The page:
When I called Homer and held the photo up for him to see, he was very interested in it, cocking his head back and forth and stretching out his neck to get a better look. I don’t imagine he knew it was a photo of him, but I would think he would recognize his own species when he sees it. That was quite a bit of fun!
On the day in question, each of the three big cats had been given a large hunk of meat to chew on. Ena ate hers for a while, then began to stalk her offspring – either for fun or to get their food, too, I’m not really sure.
There have been countless new and beautiful babies born in and around the Zoo since then – and in other Zoos and locations, too. But, to my mind, the most beautiful of all were born last of all when Ena, another first-time mom, gave birth on May 18, 2017 during a month-long strike at the Toronto Zoo.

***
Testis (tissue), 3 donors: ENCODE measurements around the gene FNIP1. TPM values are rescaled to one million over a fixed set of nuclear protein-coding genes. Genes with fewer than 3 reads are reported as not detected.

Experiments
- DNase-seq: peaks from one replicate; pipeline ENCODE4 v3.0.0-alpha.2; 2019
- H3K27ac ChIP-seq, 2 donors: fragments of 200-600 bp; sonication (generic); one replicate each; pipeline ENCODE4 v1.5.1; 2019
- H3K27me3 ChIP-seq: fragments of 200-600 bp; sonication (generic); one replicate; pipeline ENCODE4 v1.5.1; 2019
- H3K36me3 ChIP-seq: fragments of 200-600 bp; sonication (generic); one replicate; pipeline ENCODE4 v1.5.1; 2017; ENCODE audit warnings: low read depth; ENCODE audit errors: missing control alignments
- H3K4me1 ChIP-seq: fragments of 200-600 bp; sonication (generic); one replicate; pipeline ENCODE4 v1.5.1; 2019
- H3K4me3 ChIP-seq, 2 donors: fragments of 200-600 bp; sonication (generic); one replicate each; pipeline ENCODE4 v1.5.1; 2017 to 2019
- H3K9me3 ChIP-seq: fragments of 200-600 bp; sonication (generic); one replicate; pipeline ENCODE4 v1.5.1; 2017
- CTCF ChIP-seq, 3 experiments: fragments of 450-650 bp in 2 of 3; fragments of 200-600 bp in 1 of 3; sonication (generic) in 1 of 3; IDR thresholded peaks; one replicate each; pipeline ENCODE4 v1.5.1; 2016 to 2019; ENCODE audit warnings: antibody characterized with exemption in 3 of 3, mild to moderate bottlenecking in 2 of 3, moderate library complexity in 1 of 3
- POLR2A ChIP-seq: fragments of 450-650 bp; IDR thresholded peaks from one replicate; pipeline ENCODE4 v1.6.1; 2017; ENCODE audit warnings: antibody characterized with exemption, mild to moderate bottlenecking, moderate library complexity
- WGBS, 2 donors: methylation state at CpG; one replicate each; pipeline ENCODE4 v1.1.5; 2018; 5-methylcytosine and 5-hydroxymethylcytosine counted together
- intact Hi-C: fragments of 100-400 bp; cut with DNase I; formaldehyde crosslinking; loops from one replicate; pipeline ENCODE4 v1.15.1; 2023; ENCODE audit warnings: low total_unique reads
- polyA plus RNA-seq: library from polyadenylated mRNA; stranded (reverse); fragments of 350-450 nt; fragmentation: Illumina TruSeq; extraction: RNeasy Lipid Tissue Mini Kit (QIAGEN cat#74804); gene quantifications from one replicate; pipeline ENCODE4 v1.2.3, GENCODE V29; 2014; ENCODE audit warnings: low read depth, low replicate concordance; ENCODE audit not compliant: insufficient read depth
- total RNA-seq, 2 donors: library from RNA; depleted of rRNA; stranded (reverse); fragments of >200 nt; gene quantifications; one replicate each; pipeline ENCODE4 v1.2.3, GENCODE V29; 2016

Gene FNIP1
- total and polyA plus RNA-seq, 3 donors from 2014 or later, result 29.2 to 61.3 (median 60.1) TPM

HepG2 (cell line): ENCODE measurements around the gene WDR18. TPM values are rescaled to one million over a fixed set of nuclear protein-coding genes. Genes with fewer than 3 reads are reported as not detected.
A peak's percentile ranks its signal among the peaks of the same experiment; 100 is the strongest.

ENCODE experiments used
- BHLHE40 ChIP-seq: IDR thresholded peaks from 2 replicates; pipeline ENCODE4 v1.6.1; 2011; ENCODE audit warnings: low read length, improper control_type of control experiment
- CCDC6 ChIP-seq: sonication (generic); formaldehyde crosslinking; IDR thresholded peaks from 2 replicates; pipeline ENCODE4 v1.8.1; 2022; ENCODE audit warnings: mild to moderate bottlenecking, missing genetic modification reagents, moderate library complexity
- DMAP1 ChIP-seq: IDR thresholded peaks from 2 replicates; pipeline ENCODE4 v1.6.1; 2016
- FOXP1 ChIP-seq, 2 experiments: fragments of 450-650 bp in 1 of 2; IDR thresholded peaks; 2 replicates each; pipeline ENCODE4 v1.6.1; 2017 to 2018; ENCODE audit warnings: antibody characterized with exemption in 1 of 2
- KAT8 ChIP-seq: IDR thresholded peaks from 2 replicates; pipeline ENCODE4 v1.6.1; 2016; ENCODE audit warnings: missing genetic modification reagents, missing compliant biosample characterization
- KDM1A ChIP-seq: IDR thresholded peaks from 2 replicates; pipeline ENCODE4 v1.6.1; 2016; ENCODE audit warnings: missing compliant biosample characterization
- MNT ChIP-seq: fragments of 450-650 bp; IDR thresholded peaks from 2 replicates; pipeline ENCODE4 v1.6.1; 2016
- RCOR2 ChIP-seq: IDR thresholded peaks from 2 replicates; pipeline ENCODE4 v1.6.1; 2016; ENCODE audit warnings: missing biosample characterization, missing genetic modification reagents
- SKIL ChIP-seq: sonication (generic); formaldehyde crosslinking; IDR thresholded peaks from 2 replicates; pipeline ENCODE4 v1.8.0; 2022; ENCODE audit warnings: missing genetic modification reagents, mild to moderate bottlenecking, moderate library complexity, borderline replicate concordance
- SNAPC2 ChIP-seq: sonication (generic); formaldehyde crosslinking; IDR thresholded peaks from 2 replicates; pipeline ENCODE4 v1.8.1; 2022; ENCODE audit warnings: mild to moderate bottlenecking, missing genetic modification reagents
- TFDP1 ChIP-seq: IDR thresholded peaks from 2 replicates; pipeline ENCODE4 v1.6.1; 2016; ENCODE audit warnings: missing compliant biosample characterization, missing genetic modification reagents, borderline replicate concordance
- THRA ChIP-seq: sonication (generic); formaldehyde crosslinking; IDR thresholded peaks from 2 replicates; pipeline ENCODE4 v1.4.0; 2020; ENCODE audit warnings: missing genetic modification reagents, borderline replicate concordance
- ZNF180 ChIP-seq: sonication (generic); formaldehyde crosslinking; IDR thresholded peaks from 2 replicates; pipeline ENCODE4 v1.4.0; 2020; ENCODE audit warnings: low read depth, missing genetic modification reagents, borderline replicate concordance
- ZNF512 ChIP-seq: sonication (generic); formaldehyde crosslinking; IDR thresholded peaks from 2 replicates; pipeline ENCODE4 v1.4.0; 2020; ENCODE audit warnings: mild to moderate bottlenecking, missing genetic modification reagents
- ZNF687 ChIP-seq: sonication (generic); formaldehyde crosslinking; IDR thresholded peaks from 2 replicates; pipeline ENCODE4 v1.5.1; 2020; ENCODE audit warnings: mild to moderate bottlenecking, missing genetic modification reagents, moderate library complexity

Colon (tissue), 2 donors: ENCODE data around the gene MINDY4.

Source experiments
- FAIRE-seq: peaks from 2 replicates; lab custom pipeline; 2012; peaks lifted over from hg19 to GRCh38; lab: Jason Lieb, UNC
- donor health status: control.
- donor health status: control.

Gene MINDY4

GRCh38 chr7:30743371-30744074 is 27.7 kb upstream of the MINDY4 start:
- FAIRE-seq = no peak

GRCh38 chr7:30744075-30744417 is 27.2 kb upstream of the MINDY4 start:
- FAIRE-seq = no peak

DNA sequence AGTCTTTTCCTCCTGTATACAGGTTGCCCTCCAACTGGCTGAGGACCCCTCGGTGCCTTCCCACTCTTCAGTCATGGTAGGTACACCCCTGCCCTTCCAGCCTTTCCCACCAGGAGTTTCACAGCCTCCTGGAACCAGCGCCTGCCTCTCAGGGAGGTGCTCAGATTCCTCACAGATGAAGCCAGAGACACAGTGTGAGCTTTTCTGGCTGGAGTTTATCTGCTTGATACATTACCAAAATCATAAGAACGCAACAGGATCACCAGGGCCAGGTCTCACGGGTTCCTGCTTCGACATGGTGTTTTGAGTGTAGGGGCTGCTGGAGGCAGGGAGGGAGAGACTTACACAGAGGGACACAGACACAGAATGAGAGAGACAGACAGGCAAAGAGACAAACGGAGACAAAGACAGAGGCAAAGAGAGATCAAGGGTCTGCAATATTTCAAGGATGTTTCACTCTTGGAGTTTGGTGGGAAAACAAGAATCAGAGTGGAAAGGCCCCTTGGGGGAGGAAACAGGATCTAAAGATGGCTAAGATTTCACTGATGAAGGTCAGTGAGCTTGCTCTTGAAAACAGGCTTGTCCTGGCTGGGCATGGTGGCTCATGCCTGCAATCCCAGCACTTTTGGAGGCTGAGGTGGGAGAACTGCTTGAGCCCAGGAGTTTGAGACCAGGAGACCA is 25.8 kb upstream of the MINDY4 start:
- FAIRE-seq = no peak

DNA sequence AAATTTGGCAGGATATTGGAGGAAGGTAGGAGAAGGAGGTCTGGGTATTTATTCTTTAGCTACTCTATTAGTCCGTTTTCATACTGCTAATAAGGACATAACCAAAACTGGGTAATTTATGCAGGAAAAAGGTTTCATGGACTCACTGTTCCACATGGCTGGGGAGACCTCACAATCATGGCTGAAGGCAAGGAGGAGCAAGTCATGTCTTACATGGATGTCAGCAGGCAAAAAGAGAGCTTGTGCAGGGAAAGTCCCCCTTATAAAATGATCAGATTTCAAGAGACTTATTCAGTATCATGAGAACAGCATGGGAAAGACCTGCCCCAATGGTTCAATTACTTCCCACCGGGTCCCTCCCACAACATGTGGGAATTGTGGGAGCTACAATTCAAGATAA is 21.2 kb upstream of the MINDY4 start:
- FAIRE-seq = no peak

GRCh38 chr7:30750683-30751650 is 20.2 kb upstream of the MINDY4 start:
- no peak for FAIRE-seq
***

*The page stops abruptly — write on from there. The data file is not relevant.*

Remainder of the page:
Aurora and Nikita first arrived at the Toronto Zoo in the early spring of 2001. They were found as orphans, wandering around together in Polar Bear Provincial Park near James Bay, in Northern Ontario. It is estimated that they were born the previous December and they had recently emerged from their den with their mother to forage, only to have her shot by a hunter.
The first time I ever saw Kenora I don’t recall any special feelings towards it. Well, as I discovered on my next trip to Kenora 33 years later, the problem was that we approached it from the wrong direction: from the east.
Cheetahs have a gestation period of 90-95 days; the earliest Laini could have cleared quarantine was January 22nd; and on April 30th, she presented her delighted Keepers with five tiny, adorable floofballs, just 98 days after she was introduced to her potential baby daddies.
“…it was quite obvious [the cubs] all adored their “Auntie Lemon.” Unable to have any offspring herself, Lemon took to this role wholeheartedly: with patience, attentiveness, discipline when needed, and an abundance of love. When the cubs were active, Auntie Lemon was most often their first choice of playmate, plaything, or playground.